The beginning of the blow.

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Molten iron from the mixer was charged into the horizontal vessel from a ladle suspended from the overhead crane. A compressed air blast at about 25 pounds per square inch of pressure was applied through the base of the vessel, then it was raised to the vertical position in a shower of sparks.

During the 25 minutes or so for each heat the initial shower of sparks became an intense flame as the carbon, silicon and manganese was oxidised. The person in charge of the operation was known as the blower and he occupied a very senior position in the hierarchy. The blower controlled the vessel from the blower's box - a control room (or pulpit) across the bay and a safe distance from the vessels. It was his many years of experience that determined the end point of the heat.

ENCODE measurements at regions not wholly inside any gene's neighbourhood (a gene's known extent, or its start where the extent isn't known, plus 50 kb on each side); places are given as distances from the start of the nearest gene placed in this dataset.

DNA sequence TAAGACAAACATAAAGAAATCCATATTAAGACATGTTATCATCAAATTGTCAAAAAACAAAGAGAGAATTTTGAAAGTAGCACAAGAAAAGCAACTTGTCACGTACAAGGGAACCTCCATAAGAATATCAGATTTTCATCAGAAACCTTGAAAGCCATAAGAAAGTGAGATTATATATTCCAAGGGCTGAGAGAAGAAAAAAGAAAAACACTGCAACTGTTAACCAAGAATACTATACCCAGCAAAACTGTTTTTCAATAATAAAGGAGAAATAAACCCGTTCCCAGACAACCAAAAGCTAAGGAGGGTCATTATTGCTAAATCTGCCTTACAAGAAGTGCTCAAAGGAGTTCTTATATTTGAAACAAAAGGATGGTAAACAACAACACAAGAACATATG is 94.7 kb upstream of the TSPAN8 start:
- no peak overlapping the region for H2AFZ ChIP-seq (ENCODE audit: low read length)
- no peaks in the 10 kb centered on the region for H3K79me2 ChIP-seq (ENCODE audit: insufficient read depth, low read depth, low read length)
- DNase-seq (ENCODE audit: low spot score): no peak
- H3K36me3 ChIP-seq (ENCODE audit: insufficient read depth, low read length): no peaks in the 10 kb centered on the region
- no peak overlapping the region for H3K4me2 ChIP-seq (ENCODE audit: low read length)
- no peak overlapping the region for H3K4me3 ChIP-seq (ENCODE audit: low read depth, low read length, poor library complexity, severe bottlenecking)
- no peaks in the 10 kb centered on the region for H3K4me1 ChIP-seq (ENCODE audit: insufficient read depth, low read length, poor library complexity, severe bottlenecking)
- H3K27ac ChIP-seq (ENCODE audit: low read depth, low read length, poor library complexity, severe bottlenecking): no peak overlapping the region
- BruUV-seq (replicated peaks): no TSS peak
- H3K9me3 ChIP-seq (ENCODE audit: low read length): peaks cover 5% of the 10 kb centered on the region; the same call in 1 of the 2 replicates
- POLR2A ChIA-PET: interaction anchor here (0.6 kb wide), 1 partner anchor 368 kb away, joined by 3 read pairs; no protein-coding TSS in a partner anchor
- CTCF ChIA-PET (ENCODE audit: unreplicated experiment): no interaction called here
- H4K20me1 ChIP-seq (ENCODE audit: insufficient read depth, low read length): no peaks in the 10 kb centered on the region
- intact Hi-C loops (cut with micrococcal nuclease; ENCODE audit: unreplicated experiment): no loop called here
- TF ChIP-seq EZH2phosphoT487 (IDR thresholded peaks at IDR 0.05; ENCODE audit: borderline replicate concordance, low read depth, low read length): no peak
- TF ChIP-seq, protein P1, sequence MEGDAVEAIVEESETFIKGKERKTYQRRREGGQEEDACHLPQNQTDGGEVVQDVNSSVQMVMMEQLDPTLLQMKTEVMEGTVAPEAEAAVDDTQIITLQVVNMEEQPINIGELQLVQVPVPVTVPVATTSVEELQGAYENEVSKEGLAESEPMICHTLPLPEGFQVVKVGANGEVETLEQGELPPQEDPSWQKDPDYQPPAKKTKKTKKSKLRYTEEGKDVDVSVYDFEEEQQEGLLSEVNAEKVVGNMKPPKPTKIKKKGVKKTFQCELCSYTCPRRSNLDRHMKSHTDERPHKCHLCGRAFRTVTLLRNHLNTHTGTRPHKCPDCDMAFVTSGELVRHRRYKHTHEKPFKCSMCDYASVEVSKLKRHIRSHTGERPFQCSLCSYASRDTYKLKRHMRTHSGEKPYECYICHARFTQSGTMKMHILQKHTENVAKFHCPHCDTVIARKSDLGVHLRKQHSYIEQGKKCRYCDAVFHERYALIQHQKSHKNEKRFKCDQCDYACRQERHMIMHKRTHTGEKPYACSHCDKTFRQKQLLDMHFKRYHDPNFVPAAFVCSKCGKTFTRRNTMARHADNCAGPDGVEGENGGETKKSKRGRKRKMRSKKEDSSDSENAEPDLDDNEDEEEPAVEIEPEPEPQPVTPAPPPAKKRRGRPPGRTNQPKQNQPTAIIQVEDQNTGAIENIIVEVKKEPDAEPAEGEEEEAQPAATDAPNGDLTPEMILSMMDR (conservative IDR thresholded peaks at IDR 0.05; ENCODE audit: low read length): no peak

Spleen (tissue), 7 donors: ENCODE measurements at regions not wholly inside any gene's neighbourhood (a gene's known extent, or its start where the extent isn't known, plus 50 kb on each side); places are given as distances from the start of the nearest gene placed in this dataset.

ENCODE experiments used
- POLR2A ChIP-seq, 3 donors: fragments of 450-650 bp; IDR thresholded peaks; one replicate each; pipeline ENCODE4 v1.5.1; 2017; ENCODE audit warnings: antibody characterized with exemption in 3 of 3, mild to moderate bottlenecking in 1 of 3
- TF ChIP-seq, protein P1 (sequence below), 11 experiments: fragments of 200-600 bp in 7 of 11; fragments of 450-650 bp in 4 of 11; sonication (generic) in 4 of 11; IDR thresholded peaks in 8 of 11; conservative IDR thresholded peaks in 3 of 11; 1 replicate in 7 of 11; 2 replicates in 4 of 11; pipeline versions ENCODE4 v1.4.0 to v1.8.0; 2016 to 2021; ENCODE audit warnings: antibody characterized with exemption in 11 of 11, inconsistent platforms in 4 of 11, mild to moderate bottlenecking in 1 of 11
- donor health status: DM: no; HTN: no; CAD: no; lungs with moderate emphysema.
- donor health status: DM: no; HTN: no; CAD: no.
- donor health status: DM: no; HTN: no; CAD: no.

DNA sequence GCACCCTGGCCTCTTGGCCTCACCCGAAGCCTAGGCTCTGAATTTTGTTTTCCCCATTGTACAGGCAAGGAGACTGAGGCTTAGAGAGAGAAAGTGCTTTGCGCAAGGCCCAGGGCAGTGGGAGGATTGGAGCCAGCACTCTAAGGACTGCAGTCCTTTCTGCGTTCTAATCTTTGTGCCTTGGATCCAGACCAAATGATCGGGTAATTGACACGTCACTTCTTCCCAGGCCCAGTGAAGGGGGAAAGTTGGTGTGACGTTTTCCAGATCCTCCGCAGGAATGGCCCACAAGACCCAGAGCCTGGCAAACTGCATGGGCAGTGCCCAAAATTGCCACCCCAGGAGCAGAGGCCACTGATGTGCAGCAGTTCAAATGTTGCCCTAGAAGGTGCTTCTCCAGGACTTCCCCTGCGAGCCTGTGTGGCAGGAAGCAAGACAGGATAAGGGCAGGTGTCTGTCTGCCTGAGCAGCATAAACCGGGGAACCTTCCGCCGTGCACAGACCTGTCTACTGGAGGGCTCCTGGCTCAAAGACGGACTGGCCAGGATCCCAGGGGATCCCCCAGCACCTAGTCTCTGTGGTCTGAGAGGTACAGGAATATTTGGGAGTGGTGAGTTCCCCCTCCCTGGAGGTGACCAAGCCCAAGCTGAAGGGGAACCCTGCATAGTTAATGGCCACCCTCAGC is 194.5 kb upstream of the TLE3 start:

As a summer student I was employed as a work's recorder in the Bessemer department. My job was to log the parameters of each heat in a log book. (Back in the 1970s labour was still a cheap resource!) This was my first ever job and the first time I had ever experienced shift work. On one occasion, in the midst of a sequence of night shifts, I didn't get any sleep during the day and could scarcely keep my eyes open. My desk was situated in the blowers box in front of, but with my back to an open window. It wasn't unusual for sparks from the heat to enter through the window. The blower and his crew took great delight in my discomfort each time tiny white hot particles of molten iron singed my skin and peppered the back of a perfectly good cotton shirt.

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